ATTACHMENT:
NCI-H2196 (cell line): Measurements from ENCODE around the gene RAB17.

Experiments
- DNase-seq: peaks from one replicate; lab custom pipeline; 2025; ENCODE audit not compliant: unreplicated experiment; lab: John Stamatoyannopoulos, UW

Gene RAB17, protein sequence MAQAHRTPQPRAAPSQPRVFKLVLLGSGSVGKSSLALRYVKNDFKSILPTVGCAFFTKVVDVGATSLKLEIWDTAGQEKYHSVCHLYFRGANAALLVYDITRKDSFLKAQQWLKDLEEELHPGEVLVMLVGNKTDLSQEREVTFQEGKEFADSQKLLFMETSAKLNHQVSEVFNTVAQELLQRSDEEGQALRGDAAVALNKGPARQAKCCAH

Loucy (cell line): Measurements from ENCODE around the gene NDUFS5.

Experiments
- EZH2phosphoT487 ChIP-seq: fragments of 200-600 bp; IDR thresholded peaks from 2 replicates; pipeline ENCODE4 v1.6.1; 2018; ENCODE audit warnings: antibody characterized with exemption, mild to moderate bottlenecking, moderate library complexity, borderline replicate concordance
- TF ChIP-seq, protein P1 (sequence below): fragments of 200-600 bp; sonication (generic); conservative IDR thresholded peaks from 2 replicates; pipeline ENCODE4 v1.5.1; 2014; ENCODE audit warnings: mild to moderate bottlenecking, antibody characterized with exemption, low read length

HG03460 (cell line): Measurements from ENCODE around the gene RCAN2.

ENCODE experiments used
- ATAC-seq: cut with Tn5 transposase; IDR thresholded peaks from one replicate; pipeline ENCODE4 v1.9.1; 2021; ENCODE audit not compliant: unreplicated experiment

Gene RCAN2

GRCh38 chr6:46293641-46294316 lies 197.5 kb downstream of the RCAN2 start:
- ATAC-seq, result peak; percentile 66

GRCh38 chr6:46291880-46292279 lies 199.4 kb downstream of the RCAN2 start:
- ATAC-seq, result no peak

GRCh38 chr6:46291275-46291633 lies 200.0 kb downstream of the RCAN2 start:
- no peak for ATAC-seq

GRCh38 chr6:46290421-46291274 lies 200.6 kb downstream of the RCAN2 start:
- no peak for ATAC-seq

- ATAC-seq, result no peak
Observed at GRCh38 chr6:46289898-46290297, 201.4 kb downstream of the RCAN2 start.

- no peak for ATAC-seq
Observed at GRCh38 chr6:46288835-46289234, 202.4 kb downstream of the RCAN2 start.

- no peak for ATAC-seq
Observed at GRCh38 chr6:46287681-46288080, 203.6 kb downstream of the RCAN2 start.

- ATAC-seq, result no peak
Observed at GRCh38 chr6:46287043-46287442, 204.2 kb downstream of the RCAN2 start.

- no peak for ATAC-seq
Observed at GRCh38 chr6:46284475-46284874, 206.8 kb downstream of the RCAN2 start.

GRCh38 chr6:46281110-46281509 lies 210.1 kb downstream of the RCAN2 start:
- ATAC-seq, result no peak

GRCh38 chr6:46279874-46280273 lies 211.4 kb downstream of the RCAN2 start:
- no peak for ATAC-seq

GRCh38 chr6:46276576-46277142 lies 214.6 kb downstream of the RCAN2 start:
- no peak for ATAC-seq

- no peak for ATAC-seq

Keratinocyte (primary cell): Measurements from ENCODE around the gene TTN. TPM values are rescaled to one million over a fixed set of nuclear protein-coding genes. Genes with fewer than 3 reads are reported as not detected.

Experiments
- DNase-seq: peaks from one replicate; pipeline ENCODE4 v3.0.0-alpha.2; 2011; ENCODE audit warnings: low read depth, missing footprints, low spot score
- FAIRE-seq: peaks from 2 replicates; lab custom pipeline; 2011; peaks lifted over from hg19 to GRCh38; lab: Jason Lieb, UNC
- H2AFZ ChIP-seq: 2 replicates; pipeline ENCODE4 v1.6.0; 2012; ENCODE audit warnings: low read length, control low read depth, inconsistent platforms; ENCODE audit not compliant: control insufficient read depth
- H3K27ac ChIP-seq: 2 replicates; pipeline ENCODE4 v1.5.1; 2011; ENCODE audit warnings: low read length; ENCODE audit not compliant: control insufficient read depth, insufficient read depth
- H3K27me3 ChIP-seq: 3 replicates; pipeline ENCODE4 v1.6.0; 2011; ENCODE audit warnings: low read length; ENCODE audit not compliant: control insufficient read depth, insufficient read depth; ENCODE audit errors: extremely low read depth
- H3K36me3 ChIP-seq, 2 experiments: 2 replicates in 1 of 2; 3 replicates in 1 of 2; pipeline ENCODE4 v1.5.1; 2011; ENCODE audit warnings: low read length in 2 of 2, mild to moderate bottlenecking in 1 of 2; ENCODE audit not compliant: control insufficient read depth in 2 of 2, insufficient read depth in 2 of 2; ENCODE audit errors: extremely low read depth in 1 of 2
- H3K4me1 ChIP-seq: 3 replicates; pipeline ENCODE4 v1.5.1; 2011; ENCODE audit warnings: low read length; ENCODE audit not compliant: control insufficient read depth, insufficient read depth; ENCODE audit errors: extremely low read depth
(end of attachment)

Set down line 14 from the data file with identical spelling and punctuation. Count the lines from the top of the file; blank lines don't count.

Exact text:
- ATAC-seq, result peak; percentile 66